Good grief, it’s not even Halloween and I have to think about the first DC comics of 2011? Even trying to pronounce that number makes my tongue stumble — I keep wanting to say “twenty-eleven” and it sounds like something made-up. Worse, I keep wanting to say twenty-leven, like a common hillbilly.
Nevertheless, I do like DC’s cover gimmick for January Two Thousand Eleven. The white backgrounds and big logos remind me of Superman #701’s minimalist cover, and that isn’t a bad thing. The cumulative effect of the style’s uniformity is also more effective than the last time DC emphasized the logos, back in (cover-date) February 2002. The light, open design is also a lot more cheery than January 2009’s black-background “Faces Of Evil.”
Still, we’re more interested in what’s between the covers, are we not?
JUST A TASTE
Right off I am pretty impressed with the selection of one-shots at the top of the solicits. The Starman/Congorilla special sounds very fun, especially with Rex the Wonder Dog involved. I’m curious to see what the Shazam! special does with Billy and Mary Batson, and I’m always glad for new John Henry Irons stories. The Wonder Girl special doesn’t interest me that much, but it doesn’t seem entirely about her anyway. Although most of these specials appear to tie into regular books (Justice League, Titans, and Teen Titans), they sound good enough on their own merits.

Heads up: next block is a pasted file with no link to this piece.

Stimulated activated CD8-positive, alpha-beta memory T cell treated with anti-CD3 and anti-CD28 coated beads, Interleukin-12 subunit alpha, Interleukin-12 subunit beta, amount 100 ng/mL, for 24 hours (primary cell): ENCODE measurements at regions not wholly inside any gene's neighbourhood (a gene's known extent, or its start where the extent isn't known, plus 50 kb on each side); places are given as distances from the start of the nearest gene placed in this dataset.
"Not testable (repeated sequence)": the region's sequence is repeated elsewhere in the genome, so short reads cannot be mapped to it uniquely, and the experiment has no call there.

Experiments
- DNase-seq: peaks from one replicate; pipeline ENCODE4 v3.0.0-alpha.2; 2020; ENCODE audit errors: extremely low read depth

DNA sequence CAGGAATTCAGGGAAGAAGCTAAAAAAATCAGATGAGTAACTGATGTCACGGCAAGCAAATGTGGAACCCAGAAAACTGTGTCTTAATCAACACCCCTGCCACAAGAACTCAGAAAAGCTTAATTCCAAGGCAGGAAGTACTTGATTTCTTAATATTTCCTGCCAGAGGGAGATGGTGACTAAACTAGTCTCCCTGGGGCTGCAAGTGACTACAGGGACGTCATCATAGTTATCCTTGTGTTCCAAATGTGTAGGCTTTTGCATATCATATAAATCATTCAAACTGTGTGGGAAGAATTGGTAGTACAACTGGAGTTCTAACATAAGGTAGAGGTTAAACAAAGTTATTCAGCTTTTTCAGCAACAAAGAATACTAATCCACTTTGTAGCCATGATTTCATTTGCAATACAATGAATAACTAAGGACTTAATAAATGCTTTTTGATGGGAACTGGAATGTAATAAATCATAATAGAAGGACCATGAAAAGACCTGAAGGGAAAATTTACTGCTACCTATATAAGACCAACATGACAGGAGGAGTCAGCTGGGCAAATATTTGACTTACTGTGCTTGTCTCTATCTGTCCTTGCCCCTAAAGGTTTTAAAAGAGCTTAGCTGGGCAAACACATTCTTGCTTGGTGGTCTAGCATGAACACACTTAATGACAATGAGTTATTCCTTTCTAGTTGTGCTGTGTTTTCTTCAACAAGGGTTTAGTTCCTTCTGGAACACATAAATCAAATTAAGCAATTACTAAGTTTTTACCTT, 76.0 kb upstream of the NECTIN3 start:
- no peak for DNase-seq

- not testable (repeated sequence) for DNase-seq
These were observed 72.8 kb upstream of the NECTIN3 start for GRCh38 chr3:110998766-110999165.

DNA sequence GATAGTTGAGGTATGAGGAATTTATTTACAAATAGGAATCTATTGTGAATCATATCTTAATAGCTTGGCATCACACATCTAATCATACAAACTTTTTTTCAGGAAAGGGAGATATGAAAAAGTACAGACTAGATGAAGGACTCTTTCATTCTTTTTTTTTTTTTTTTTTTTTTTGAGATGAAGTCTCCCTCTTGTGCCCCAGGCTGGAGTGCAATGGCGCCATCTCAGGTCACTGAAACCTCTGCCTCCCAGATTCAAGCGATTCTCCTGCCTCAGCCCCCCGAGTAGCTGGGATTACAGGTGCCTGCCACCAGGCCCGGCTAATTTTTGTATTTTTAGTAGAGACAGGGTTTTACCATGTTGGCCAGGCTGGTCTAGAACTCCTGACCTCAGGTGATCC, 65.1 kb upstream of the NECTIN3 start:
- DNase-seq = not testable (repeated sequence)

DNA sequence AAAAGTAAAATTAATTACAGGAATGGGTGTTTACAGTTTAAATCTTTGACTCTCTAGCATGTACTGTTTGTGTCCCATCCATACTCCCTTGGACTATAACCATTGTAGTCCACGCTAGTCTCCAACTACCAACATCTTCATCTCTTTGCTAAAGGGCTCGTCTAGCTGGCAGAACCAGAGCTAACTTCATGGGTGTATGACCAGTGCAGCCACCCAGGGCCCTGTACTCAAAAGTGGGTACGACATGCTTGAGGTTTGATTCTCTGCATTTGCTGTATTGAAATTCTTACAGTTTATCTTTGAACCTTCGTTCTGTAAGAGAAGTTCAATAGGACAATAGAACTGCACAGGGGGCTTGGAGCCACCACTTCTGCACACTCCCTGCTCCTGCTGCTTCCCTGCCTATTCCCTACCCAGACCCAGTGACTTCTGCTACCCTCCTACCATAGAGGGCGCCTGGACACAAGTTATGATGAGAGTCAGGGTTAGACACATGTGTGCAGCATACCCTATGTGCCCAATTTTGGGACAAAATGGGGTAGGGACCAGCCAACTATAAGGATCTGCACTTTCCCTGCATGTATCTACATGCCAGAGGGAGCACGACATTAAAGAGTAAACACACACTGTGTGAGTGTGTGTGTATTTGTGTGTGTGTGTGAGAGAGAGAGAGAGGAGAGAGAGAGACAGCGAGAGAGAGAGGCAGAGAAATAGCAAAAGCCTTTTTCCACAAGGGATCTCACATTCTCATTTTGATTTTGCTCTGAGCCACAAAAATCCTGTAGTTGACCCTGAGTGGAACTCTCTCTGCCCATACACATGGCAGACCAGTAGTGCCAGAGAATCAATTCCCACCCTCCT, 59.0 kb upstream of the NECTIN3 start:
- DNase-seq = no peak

If you’ve ever dreamed of working at LexCorp, Stark Industries or even Acme Labs, here’s the first step to making that dream come true — business cards. Fro Design Co. has created a print featuring business cards for Wayne Enterprises, Duff Breweries, Sterling Cooper, the Dharma Initiative and several other fictional companies.
Wow. I knew Lee Bermejo could draw some steely-lookin’ bad guys, but I didn’t know he could also channel Bill Watterson so well I’d have a hard time telling the two apart. Behold “Joker and Lex,” Bermejo and writer Brian Azzarello’s Calvin and Hobbes-esque contribution to the Superman/Batman all-star 75th-issue spectacular. I don’t even wanna think about what the rules of Jokerball would be in the alternate universe where this strip is a universally beloved classic — let alone what kind of “Joker peeing” stickers it might have spawned.
(via Topless Robot)
DC’s The Source blog announced today that writer Paul Cornell has signed an exclusive contract with the publisher. I guess this means I can finally take down my “Bring back Captain Britain and MI13” petition page, heavy sigh.
Cornell was named the writer of Action Comics back in April, and in yesterday’s interview with CBR, Dan Didio said “…even though he’s not new to comics but new to DC, Paul Cornell is a guy who we see an expanded role for in the DCU as well.” So it’s probably no surprise that he’s signed on with them for two years.
“…I’m a couple of issues into one title you haven’t heard about yet,” Cornell said on his blog. “I couldn’t be happier, or feel more welcomed, in my new playground.”
Cornell’s run on Action Comics starts at the end of this month with issue #890. Cornell shared his plans for the book with the Source: